In my work I have lived at the intersections of poetry, music, and education. When I met Maya Angelou when I was 18 years old, she held my hand and told me, “keep doing what you’re doing,” and in my darkest hours, her words have echoed and carried me forward. Like her, “I’m not a writer who teaches. I’m a teacher who writes.” If the poetry, or any work for that matter, doesn’t teach, doesn’t shed light, doesn’t attempt to heal our pains, then it’s not me and it’s not worth it.

Teaching a people’s poetry is an act of creating sanctuary, especially for the last, least, and lost amongst us. It’s knowing not everybody will be a poet, but everybody is a poet because music and metaphors are how this world works. Everybody is muscle and movement, bone and beats, and everybody needs symbols to bridge what’s here to there and to feel how what’s out there is really in here. It is a great and deep joy. You cultivate an environment where students can testify to and share with each other their survivor stories and refugee stories, be they from Gambia or Cambodia, the PR to DR, Costa Rica to Fujian, Bangladesh to Haiti, to all five boroughs, through traumas and trials of police violence, incarceration, rape, foster care, abusive partners and/or parents, broken school systems. They have to believe Audre Lorde when she said, “I have come to believe over and over again that what is most important to me must be spoken, made verbal and shared, even at the risk of having it bruised or misunderstood.”

I first shared my poetry with my peers in performance when I was 16 years old. I was a shy kid then, with a heart full of poems no one knew about, and when it was finally shared, I felt like I’d thrown myself outside of my skin, and I never went back. Transformative justice in action. I’ve been trying to pay that experience forward ever since.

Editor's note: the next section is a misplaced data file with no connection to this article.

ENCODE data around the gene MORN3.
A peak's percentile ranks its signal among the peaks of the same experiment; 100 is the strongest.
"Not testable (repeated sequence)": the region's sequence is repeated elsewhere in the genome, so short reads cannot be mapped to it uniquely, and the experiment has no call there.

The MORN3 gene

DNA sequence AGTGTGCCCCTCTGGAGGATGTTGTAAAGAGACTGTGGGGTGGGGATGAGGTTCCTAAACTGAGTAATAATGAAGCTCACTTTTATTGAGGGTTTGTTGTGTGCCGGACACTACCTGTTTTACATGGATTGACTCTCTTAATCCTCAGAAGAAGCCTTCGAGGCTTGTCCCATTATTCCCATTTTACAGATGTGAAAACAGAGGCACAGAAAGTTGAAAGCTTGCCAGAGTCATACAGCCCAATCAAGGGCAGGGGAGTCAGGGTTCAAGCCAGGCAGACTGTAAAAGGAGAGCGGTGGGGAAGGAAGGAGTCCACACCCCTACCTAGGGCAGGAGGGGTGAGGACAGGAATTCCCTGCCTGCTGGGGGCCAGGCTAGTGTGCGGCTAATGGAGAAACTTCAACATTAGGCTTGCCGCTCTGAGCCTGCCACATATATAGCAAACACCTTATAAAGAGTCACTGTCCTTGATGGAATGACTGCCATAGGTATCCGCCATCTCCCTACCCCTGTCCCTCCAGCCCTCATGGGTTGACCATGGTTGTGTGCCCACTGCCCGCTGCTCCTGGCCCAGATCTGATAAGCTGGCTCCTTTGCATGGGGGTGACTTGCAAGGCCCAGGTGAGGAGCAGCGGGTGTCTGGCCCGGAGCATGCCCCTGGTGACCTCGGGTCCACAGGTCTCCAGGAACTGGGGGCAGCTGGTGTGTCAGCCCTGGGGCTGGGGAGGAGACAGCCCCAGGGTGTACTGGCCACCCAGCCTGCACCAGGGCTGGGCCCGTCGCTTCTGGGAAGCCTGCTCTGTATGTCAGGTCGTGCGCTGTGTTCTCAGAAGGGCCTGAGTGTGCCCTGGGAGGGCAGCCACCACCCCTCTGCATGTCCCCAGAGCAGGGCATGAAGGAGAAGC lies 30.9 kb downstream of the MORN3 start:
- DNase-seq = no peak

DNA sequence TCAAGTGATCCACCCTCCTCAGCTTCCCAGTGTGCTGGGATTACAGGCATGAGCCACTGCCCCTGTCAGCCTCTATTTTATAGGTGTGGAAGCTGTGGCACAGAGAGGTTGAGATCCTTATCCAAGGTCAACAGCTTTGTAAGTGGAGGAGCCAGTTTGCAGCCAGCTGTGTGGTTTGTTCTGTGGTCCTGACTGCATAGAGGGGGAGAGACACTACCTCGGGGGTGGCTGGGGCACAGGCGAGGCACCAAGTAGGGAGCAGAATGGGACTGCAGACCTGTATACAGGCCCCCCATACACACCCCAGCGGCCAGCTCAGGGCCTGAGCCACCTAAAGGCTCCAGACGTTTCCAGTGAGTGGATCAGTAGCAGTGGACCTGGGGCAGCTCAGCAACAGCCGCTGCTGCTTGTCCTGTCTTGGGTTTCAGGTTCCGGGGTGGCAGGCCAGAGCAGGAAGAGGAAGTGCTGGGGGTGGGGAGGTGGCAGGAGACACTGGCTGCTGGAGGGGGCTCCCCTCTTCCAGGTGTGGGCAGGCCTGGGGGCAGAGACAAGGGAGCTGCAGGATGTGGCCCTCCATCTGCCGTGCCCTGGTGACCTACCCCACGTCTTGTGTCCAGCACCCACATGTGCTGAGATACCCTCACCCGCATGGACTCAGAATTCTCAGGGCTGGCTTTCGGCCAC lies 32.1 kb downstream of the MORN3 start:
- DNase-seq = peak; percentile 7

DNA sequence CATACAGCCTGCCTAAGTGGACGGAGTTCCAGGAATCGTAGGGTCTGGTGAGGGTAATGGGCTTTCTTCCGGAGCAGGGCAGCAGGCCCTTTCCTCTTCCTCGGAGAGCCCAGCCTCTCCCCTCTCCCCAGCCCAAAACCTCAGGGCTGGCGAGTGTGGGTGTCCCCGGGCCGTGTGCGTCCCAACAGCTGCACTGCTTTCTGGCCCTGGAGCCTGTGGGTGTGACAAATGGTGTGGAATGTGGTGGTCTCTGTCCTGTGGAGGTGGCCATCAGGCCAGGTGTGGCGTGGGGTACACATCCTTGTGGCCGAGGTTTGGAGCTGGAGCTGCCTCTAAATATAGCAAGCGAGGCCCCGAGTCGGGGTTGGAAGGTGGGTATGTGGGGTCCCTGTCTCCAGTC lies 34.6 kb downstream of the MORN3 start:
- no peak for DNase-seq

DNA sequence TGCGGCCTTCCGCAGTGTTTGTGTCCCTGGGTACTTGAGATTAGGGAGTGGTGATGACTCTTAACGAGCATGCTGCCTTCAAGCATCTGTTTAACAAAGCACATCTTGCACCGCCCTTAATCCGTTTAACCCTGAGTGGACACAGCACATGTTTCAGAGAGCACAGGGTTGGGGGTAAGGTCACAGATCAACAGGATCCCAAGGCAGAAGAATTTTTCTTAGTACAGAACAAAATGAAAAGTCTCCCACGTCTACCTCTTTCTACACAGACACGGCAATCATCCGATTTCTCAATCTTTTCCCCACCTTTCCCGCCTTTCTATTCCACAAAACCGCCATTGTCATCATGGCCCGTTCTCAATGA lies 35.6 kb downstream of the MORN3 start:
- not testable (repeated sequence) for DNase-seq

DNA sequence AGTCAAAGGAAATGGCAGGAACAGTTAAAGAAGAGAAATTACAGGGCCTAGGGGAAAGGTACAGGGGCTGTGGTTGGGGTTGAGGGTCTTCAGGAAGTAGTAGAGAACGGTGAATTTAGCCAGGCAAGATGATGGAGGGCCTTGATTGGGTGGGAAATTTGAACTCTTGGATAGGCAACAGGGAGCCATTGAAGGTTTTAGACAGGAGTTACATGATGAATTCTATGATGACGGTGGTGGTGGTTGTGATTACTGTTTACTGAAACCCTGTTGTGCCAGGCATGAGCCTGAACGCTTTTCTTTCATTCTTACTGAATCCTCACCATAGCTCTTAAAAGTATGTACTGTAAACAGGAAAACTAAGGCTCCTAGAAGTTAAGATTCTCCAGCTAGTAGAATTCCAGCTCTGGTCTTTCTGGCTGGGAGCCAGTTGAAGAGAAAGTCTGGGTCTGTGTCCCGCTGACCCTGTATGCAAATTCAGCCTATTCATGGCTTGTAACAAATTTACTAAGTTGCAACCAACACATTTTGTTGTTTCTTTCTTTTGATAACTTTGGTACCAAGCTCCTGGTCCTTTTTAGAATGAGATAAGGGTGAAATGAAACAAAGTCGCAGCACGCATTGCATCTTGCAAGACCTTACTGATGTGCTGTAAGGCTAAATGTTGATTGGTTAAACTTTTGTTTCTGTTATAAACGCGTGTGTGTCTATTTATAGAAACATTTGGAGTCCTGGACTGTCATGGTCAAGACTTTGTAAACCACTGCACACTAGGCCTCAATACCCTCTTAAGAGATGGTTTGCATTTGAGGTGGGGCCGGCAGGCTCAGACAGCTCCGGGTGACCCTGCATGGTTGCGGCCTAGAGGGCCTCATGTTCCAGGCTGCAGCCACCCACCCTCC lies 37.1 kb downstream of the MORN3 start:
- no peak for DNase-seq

I’m also a basketball coach, and there goes Maya Angelou’s voice again: I’m not a writer who coaches basketball, I’m a teacher who coaches basketball who happens to write. If you love the game like I do, you see that balling is poetry in motion. When it’s done right, you move like water, like dancers in unison, rowers in the tow of a current.

During one basketball game I was coaching, an Asian American student player on our team was on the free throw line. Racial slurs started being hurled from the opposing crowd in the stands towards him. It makes me flash back to twenty years ago in the 90s when I was a high school baller, always being the only Asian American basketball player on the court and hearing the same racial slurs and gestures, and looking to my own coach or team or crowd and seeing their silence and how that silence seemed to echo. This all happens in a matter of a few seconds. I flash forward, go right onto the court and talk to the referees who call in the opposing team’s coach. Without a beat, they agree to handle it, and the opposing coach roars into those students of his school, “You need to cut that racist shit out or you leave right now!” The crowd quiets. The game continues. They learn to use a different language. We all draw a line. This is also a people’s poetry.

Have you ever heard a group of young basketball players in a circle or huddle right before the game, sharing their dedications to someone they love so they play their best that game? That’s poetry, too, ancestral invocation, the indigeneity of circles, huddles, passing the mic, rituals and more rituals.

But it’s not over, right? There’s way more healing to do, and as Malcolm said, the knife’s still in our backs.